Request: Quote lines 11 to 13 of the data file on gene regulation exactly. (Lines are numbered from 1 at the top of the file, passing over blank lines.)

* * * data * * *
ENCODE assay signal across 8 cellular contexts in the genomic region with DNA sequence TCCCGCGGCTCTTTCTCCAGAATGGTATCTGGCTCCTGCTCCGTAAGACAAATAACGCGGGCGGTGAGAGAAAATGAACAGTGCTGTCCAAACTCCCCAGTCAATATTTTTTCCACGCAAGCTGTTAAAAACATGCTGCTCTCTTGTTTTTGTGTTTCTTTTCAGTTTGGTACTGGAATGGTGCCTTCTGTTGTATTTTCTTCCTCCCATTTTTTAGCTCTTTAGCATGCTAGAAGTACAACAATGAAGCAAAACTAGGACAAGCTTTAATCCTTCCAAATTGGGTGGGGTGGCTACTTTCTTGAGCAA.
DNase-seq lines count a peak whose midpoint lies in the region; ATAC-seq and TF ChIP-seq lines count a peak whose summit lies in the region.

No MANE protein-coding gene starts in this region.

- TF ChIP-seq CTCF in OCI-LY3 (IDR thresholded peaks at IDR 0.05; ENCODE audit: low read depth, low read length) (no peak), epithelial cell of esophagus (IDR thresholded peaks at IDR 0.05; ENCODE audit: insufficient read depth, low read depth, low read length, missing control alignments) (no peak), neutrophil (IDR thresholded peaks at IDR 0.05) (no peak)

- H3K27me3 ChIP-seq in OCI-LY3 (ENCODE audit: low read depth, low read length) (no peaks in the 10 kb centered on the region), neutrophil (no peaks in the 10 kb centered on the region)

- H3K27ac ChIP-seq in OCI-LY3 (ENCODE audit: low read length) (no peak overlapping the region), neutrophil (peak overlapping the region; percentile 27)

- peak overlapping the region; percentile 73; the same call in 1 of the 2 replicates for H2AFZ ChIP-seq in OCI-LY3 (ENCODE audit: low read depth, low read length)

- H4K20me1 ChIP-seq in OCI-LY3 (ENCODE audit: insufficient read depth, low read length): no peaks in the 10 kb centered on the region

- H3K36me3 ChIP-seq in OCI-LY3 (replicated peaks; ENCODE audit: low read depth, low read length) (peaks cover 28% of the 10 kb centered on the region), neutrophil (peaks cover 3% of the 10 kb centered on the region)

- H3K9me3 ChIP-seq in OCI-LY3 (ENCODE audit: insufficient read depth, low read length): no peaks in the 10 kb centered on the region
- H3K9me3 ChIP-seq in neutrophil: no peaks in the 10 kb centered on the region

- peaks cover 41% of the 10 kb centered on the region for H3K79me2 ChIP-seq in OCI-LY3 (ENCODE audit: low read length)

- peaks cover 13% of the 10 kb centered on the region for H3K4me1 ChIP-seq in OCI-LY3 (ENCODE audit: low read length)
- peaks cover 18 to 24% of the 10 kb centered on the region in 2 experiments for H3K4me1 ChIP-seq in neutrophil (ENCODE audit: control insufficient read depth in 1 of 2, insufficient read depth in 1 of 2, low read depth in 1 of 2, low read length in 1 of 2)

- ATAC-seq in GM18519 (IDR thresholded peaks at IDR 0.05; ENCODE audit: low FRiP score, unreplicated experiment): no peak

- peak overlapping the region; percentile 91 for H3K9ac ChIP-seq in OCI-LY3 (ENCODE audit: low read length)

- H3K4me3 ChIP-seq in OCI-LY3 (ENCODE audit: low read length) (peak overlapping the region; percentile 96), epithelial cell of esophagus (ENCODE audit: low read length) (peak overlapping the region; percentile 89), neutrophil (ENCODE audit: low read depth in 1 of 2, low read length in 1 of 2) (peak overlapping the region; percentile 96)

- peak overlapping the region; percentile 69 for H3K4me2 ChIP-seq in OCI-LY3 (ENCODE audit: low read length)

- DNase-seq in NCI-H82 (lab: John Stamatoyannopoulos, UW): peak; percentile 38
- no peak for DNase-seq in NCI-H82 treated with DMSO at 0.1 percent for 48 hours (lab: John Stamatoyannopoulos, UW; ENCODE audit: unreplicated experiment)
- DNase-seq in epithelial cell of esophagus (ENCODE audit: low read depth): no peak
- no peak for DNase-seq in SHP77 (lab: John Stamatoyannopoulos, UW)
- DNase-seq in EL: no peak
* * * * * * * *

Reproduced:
- H3K9me3 ChIP-seq in neutrophil: no peaks in the 10 kb centered on the region

- peaks cover 41% of the 10 kb centered on the region for H3K79me2 ChIP-seq in OCI-LY3 (ENCODE audit: low read length)

- peaks cover 13% of the 10 kb centered on the region for H3K4me1 ChIP-seq in OCI-LY3 (ENCODE audit: low read length)